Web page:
led coding help

so i am trying to make a ghostbusters proton pack and this is my first time trying to use arduino. i am having some trouble with trying to get my lighting to work and i was wondering if i could get some help.

void setup()
{
  pinMode(2, OUTPUT);
  pinMode(3, OUTPUT);
  pinMode(4, OUTPUT);
  pinMode(5, OUTPUT);
  pinMode(6, OUTPUT);
}

void loop()
{
  digitalWrite(2, HIGH);
  delay(1000); // Wait for 1000 millisecond(s)
  digitalWrite(2, LOW);
  digitalWrite(3, HIGH);
  delay(1000); // Wait for 1000 millisecond(s)
  digitalWrite(3, LOW);
  digitalWrite(4, HIGH);
  delay(1000); // Wait for 1000 millisecond(s)
  digitalWrite(4, LOW);
  digitalWrite(5, HIGH);
  delay(1000); // Wait for 1000 millisecond(s)
  digitalWrite(5, LOW); 
    int flicker = random(1, 100);
  digitalWrite(6, HIGH);
  delay(flicker); // Wait for 1000 millisecond(s)
  digitalWrite(6, LOW);
  delay(flicker); // Wait for 1000 millisecond(s)
}

I tried doing it like this but the flickering light (pin 6) will only activate in order with the other lights. i tried making the flickering light its own separate loop down below but that didn't work either.

void setup()
{
  pinMode(2, OUTPUT);
  pinMode(3, OUTPUT);
  pinMode(4, OUTPUT);
  pinMode(5, OUTPUT);
  pinMode(6, OUTPUT);
}

void loop()
{
  digitalWrite(2, HIGH);
  delay(1000); // Wait for 1000 millisecond(s)
  digitalWrite(2, LOW);
  digitalWrite(3, HIGH);
  delay(1000); // Wait for 1000 millisecond(s)
  digitalWrite(3, LOW);
  digitalWrite(4, HIGH);
  delay(1000); // Wait for 1000 millisecond(s)
  digitalWrite(4, LOW);
  digitalWrite(5, HIGH);
  delay(1000); // Wait for 1000 millisecond(s)
  digitalWrite(5, LOW); 
}
    
 void loop()
{   
    int flicker = random(1, 100);
  digitalWrite(6, HIGH);
  delay(flicker); // Wait for 1000 millisecond(s)
  digitalWrite(6, LOW);
  delay(flicker); // Wait for 1000 millisecond(s)
}

You can’t have two “ void loop”s in your sketch .

If you look at the code , that in the “loop” operates in sequence - the first bit happens first, the next bits afterwards.

Have a look at this : https://www.instructables.com/id/Realistic-Fire-Effect-with-Arduino-and-LEDs/

You may be interested in the several things at a time tutorial. Shows how to do many timed events independently and without using delay().

Read the Arduino reference, https://www.arduino.cc/reference/en/language/functions/random-numbers/random/

You call random(1,100) and uses that for delay. That means You get a delay between 1 and 99 mS. How do You intend to se the 1mS pulse? Try random(500, 2000)!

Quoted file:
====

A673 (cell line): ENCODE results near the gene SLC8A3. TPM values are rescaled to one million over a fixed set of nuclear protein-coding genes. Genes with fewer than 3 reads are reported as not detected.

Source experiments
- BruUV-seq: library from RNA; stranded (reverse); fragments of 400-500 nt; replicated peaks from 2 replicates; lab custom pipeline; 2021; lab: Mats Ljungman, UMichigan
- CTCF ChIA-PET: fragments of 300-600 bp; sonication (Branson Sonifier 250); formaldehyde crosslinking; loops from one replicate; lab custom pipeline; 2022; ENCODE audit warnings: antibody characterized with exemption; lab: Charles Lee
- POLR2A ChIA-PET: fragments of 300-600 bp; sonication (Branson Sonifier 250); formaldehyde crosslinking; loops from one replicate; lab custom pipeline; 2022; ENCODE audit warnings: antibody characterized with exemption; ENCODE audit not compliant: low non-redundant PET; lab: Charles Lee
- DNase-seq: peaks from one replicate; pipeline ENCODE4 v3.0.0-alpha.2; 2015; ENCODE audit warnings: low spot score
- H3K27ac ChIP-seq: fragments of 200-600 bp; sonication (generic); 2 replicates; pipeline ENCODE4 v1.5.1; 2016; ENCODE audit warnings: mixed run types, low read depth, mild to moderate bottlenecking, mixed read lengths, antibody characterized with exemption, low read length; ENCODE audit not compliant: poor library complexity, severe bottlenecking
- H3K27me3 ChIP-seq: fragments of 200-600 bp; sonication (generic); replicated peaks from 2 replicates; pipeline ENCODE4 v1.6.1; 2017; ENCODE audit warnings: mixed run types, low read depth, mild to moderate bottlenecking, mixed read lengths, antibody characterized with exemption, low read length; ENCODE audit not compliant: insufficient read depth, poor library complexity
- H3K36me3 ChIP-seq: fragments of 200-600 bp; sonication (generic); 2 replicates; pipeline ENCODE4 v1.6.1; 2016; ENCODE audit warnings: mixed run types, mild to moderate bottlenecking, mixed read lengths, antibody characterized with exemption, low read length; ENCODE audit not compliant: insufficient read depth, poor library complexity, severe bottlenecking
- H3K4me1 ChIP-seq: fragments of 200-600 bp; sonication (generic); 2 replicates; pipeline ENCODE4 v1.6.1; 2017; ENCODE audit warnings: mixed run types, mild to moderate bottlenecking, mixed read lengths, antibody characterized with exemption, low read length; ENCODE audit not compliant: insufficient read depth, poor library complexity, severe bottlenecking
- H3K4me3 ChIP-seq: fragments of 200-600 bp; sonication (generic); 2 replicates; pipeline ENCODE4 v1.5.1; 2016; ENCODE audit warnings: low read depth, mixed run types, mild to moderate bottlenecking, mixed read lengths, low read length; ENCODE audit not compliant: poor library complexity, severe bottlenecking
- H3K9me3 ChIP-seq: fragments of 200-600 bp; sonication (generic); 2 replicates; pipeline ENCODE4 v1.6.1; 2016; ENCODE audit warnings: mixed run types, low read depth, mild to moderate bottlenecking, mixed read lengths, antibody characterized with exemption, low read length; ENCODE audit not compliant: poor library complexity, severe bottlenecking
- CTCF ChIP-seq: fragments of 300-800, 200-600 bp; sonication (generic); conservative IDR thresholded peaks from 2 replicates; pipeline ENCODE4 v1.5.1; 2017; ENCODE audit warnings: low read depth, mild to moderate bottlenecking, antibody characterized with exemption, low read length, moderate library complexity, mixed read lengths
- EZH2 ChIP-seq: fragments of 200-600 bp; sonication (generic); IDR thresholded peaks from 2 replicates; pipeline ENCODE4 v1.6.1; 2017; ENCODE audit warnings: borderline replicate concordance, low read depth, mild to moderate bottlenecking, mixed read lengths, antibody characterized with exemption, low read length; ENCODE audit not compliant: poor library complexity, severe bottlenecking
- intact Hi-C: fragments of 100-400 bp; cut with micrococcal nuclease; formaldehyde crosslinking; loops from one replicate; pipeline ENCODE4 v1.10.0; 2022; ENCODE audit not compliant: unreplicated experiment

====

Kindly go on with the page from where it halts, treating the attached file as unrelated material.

Open up the example BlinkWithoutDelay. Study it. Make it blink one of your proton pack LEDs.

Add another LED to the code. Give it a different period. Give it a random period.

Why you can only do one thing at a time with delay() is because it blocks everything else from running until it is done.

Lesson and code: http://www.gammon.com.au/blink

I added the highlights below, staring at the watch until time is up is what delay() does and your code should not do.

Let's look at an analogy. Say you want to cook breakfast. You need to cook:

Coffee - takes 1 minute Bacon - takes 2 minutes Eggs - takes 3 minutes

Now a seasoned cook would NOT do this:

Put coffee on. Stare at watch until 1 minute has elapsed. Pour coffee. Cook bacon. Stare at watch until 2 minutes have elapsed. Serve bacon. Fry eggs. Stare at watch until 3 minutes have elapsed. Serve eggs.

The flaw in this is that whichever way you do it, something is going to be cooked too early (and get cold).

In computer terminology this is blocking. That is, you don't do anything else until the one task at hand is over.

What you are likely to do is this:

Start frying eggs. Look at watch and note the time. Glance at watch from time to time. When one minute is up then ... Start cooking bacon. Look at watch and note the time. Glance at watch from time to time. When another minute is up then ... Put coffee on. Look at watch and note the time. When 3 minutes are up, everything is cooked. Serve it all up.

In computer terminology this is non-blocking. That is, keep doing other things while you wait for time to be up.

So, adapting this idea to blinking two LEDs at different rates, we can't afford to use:

delay (1000);

... because this blocks. That is, you can't be doing anything else during those 1000 milliseconds.

Instead we note the time, like this:

unsigned long when_eggs_started; // declare variable

...

when_eggs_started = millis (); // note the time now

Later on we can see if 3 minutes are up by subtracting when we started from the time now. This, by the way, works even if the millis () function call wraps around after approximately 50 days.

if ((millis () - when_eggs_started) >= (1000UL * 60 * 3)) { // eggs are cooked }

The "UL" after 1000 is to force the compiler to make an "unsigned long" literal, which can hold a larger number than the default of an int (integer) which can only hold -32768 to +32767.

Note that millis () returns milliseconds, thus 1000 milliseconds are a single second. So 1000 milliseconds * 60 * 3 is three minutes.

The full sketch that blinks two LEDs at different rates is:

Go to the link to get the full sketch and maybe soak in the whole lesson? Knowledge is power, this lesson will power up your code.

Consider that a little delay(1) actually wastes 16000 cpu cycles where your sketch loop might average 200 cpu cycles. Get rid of delays and your Arduino will have massively more speed than is easy to appreciate.